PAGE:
"For example, the bureau will look at the nature and scope of the conduct, its impact on consumers and competition, the bureau's enforcement policies and priorities, and the financial and human resources required to pursue a specific matter," she said.
As the June letter did, Beauchesne left the door open for the investigation to be re-opened, given that the bureau's enforcement decisions are based on "available evidence."
"Should new and compelling evidence of harm to competition or deceptive marketing practices come to light, the bureau will not hesitate to take appropriate action," she explained. "We invite Canadians who believe they may have additional information to contact the Competition Bureau."
But Duck said the bureau’s admission of its lack of resources meant “our federal government has some explaining to do.”
Climate change is the most important long-term problem facing the planet, and the Trudeau government has made it very clear they agree, he noted.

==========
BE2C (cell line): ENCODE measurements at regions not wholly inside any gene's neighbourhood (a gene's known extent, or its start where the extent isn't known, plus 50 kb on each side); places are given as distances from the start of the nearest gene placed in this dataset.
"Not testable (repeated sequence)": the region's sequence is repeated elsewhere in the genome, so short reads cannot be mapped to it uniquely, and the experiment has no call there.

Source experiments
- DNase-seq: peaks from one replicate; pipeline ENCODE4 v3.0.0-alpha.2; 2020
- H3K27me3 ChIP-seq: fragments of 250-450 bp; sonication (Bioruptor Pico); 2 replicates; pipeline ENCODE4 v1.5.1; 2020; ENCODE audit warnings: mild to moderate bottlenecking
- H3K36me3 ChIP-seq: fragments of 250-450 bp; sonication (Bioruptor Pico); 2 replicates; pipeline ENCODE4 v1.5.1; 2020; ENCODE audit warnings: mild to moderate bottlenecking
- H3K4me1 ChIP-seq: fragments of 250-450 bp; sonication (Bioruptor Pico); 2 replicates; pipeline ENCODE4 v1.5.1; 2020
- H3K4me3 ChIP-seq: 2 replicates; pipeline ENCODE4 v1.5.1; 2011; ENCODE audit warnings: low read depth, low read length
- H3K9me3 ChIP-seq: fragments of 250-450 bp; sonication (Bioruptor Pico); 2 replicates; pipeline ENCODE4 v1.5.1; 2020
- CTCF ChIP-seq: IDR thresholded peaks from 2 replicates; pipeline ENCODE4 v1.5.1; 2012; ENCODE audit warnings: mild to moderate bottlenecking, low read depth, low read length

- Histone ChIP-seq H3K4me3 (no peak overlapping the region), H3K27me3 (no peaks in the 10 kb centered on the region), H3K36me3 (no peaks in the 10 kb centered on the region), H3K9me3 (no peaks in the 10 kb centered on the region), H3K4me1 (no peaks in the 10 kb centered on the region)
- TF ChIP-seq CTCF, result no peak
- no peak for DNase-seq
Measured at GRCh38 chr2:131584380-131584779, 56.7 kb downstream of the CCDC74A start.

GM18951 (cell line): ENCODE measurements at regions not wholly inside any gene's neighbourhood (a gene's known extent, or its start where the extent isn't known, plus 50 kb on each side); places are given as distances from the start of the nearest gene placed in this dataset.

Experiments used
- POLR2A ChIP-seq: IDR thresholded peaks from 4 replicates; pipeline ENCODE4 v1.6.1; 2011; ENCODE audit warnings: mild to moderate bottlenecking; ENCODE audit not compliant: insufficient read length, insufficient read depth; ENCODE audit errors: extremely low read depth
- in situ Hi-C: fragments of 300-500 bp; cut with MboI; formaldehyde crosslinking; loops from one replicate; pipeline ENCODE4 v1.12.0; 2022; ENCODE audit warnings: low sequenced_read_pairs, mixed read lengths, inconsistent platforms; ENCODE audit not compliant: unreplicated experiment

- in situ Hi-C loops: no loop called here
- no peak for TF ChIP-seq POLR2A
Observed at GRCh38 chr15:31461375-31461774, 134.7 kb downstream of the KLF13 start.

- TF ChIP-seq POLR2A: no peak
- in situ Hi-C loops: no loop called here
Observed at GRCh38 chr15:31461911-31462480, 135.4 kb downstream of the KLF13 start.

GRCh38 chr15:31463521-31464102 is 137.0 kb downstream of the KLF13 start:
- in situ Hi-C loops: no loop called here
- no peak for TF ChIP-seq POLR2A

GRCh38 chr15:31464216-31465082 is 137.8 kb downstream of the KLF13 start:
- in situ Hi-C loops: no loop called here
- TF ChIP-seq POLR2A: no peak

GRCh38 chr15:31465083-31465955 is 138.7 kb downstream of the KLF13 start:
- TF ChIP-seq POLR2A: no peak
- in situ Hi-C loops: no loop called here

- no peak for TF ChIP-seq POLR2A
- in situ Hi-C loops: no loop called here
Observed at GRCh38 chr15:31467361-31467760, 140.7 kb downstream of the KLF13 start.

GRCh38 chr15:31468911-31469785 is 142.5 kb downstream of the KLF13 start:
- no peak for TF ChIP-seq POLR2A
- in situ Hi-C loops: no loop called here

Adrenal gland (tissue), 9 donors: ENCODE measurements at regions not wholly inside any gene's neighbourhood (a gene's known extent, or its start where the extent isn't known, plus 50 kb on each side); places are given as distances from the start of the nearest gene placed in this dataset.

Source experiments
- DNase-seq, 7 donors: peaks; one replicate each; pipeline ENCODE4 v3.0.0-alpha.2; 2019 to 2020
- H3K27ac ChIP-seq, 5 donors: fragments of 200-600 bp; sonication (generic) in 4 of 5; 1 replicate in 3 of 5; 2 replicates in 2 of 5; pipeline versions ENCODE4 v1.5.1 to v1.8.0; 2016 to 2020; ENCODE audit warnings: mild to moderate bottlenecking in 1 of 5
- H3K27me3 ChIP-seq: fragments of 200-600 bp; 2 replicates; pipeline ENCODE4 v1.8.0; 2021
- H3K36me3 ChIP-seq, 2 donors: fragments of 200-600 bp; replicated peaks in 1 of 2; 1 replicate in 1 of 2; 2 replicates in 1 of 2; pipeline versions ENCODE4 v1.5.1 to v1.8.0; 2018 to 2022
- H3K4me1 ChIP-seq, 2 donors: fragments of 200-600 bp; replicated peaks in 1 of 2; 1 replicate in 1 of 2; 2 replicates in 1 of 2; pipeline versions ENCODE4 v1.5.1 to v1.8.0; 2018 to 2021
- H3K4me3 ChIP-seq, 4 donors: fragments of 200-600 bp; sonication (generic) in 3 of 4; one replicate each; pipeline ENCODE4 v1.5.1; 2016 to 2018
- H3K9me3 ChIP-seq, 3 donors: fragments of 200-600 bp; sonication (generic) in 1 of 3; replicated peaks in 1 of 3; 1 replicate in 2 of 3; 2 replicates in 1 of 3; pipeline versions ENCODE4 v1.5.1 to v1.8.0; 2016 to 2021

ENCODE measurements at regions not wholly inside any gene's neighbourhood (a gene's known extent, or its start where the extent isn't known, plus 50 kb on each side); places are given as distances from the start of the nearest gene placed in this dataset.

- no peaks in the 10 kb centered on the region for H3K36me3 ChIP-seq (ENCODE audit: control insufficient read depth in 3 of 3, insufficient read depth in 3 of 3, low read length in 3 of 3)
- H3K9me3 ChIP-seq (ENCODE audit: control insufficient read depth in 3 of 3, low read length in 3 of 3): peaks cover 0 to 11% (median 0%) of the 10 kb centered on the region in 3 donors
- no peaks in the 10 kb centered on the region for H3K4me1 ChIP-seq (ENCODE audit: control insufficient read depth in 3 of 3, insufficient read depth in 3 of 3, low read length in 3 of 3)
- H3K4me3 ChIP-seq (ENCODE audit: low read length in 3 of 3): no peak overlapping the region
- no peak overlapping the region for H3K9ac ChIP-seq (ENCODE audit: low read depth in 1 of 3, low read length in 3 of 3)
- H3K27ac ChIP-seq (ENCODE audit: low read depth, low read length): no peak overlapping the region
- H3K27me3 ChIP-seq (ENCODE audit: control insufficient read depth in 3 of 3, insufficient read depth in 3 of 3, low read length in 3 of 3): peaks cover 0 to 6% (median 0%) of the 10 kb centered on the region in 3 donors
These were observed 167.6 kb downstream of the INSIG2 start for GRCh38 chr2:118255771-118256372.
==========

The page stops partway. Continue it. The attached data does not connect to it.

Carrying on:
"So if there are industrial interests that are involved in illegal anti-competitive behaviour, that is undermining our ability to deal with the climate change problem, this is something that they should be very interested in as well, and they should make sure that an investigation into this kind of thing was sufficiently funded," said Duck.
Hatt also said he would welcome attention to the issue from Innovation Minister Navdeep Bains, the minister responsible for industry, but hadn't received any indication that it was something the minister was interested in.
Bains' press secretary Karl Sasseville received questions but could not respond before publication. National Observer also asked questions to Justice Minister Judy Wilson-Raybould’s office, but press secretary Kathleen Davis directed those to Bains' office.